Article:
John Fremlin's blog: Hashtable addition time (draft)

Posted 2012-07-19 04:57:00 GMT

I was interviewing a candidate and, given their background, I was surprised to find that they didn't know that hashtables have non-constant time insertions. A constant time insertion hashtable with constant time lookup by key is a sleight of hand: an unsustainable impractical proposition like a fixed space representation of numbers. Eventually it runs out.

Now hashtables can have amortized O(1) element access given fixed size elements, but anybody who has tried to build up a big index knows that they have much worse than O(n) time cost for inserting n elements.

The reason is that occasionally the table has to be rebalanced. And this rebalancing takes some time.

To maintain the O(1) element access time the buckets of the hashtable must be bounded in size, k. Therefore when one bucket has exceeded this size the table must be rebalanced. Even if we are very generous with the number of buckets, when a large number of items are inserted one bucket is likely to overflow (the birthday problem again). At that point the table must be rebalanced.

Assuming an entirely new hashtable has to be created on rebalancing, then the cost is O(n) for one rebalancing. Clearly the number of rebalancings must increase as n increases, though this is as far as I know not a pretty formula. Therefore the time complexity of rebalancing is O(n) for the actual insertions, then in addition O(r(n)) where r(n) is an increasing function of n, for the rebalancings. So the insertion is definitely more than O(n). For k = 1, by the birthday problem I think this comes to O(n3/2) but for higher ks I am uncertain.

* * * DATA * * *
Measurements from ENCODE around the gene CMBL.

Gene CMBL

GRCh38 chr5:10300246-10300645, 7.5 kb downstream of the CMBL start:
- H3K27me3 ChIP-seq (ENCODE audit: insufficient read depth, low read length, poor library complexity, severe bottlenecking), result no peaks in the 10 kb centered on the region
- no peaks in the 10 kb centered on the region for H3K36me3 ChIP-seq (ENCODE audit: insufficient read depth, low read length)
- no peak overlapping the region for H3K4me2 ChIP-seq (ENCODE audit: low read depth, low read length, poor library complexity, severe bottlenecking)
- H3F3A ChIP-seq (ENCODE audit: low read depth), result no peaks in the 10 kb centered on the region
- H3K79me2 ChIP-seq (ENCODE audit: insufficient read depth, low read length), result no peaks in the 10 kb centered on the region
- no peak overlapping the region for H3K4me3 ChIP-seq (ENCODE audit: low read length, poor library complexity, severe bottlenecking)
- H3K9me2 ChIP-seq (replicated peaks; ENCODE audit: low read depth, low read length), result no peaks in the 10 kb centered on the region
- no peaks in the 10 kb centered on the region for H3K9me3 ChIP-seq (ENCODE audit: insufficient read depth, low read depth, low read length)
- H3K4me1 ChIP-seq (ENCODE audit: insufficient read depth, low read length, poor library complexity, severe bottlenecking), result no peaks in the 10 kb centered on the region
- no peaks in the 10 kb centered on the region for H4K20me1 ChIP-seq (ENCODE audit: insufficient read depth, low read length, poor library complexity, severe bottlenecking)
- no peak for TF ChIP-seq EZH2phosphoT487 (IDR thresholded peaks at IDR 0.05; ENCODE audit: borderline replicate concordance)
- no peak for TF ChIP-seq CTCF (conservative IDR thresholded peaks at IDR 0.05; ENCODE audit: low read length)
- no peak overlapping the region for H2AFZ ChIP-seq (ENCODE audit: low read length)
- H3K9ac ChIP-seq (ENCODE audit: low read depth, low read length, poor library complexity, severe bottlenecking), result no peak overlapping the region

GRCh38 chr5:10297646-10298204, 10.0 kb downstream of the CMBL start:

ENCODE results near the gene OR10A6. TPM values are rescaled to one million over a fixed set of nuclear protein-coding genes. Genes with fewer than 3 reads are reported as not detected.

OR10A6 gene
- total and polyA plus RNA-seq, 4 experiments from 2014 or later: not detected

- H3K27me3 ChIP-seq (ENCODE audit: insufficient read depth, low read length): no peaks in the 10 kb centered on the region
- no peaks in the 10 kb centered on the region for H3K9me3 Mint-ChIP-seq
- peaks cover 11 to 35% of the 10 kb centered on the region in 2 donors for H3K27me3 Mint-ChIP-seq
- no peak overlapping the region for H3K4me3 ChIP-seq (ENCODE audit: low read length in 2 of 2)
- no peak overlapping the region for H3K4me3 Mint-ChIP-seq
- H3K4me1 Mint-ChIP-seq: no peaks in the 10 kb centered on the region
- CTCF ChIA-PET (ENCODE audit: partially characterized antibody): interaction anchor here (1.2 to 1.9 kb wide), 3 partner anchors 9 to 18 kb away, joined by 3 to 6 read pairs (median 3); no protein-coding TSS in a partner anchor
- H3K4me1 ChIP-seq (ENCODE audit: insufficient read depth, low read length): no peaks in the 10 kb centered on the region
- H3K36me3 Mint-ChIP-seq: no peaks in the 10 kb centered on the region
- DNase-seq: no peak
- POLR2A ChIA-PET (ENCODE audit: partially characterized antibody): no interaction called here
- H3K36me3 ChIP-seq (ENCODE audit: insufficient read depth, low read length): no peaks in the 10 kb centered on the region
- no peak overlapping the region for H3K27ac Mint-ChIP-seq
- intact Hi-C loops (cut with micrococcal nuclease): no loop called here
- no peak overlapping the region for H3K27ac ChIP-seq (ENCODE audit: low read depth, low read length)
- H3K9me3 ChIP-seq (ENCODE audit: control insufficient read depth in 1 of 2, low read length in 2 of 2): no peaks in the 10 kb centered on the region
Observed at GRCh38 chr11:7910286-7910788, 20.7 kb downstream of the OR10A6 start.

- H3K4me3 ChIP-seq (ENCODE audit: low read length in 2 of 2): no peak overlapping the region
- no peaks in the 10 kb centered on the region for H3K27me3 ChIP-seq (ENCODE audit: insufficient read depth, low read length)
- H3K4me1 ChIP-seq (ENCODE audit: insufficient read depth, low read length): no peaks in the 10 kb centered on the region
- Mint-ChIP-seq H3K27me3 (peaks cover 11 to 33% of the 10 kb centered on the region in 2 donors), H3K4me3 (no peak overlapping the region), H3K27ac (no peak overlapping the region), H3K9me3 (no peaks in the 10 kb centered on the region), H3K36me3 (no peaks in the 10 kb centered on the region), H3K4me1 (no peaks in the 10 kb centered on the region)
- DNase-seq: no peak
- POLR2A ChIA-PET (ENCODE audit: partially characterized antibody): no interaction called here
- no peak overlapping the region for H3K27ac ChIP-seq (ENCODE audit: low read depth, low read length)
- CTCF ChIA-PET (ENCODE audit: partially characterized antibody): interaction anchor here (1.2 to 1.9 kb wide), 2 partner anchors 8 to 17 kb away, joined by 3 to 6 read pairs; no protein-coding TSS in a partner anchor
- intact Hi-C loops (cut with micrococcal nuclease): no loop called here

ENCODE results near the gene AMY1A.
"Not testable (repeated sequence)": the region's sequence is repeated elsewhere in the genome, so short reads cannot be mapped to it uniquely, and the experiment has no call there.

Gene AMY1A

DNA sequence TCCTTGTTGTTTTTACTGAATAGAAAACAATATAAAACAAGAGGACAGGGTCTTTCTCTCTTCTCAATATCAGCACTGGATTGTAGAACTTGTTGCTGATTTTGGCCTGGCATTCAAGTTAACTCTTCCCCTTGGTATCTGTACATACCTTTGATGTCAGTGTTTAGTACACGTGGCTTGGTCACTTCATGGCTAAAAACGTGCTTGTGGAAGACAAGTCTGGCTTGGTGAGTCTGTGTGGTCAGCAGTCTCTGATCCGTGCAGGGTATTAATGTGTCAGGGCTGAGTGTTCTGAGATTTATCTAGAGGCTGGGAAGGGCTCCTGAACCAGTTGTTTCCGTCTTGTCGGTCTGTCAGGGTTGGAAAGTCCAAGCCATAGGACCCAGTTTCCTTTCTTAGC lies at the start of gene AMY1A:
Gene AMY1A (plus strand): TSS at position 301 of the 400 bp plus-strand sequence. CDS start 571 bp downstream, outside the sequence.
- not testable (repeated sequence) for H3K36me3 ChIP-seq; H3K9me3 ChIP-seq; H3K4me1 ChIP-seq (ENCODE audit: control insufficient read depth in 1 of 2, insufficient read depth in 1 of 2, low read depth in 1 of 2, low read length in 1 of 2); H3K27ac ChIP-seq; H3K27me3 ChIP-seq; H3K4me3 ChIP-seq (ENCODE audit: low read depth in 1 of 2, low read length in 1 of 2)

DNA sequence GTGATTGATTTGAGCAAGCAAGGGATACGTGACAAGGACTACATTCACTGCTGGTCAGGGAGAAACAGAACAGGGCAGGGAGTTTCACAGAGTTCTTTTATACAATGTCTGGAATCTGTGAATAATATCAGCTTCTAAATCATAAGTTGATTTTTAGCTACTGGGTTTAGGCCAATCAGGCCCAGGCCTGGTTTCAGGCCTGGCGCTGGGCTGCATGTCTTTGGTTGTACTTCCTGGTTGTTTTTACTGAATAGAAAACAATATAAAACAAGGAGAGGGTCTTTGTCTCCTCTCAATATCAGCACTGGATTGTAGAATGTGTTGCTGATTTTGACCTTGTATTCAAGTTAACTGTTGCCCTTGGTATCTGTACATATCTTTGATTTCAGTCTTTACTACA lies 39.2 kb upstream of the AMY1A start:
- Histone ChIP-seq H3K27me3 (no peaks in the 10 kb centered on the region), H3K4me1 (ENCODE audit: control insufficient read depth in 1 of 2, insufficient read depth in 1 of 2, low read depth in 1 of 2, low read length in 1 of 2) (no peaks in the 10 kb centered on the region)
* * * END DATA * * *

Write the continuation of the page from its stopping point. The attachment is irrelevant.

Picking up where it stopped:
For a concrete example, I wrote the following program using a decent hashtable implementation and timing the inserting of batches of 10M new elements.

#include <unordered_map>
#include <iostream>
#include <boost/timer/timer.hpp>

int main() { std::unordered_map<double, int> m; int i = 0;

for (;;) { boost::timer::auto_cpu_timer _; for (int j = 0; 10000000 > j; ++j) { m[i] = i++; } } }

which demonstrates decidedly non-linear running time for insertions

 8.633190s wall, 8.330000s user + 0.290000s system = 8.620000s CPU (99.8%)
 13.141784s wall, 12.780000s user + 0.330000s system = 13.110000s CPU (99.8%)
 7.938090s wall, 7.740000s user + 0.190000s system = 7.930000s CPU (99.9%)
 21.005692s wall, 20.410000s user + 0.560000s system = 20.970000s CPU (99.8%)
 8.781604s wall, 8.520000s user + 0.240000s system = 8.760000s CPU (99.8%)
 8.410468s wall, 8.240000s user + 0.150000s system = 8.390000s CPU (99.8%)

If you have a reasonable bound on the size of a hashtable (so if you reach that bound you promise to delete before you insert) it probably does make sense to model insertions as O(1), I suppose.

Posted 2012-07-20 23:04:15 GMT by James Cranch from

Right: but in practice you will often scale up the size of the machine to match the size of the desired hash-table. So suppose you know you need to store a billion 64-bit entries -> 64 keys: you might scrape by with a 64GB machine. But then there is almost certainly going to be some rebalancing as you build up this index. . .

Posted 2012-07-23 07:19:29 GMT by John Fremlin

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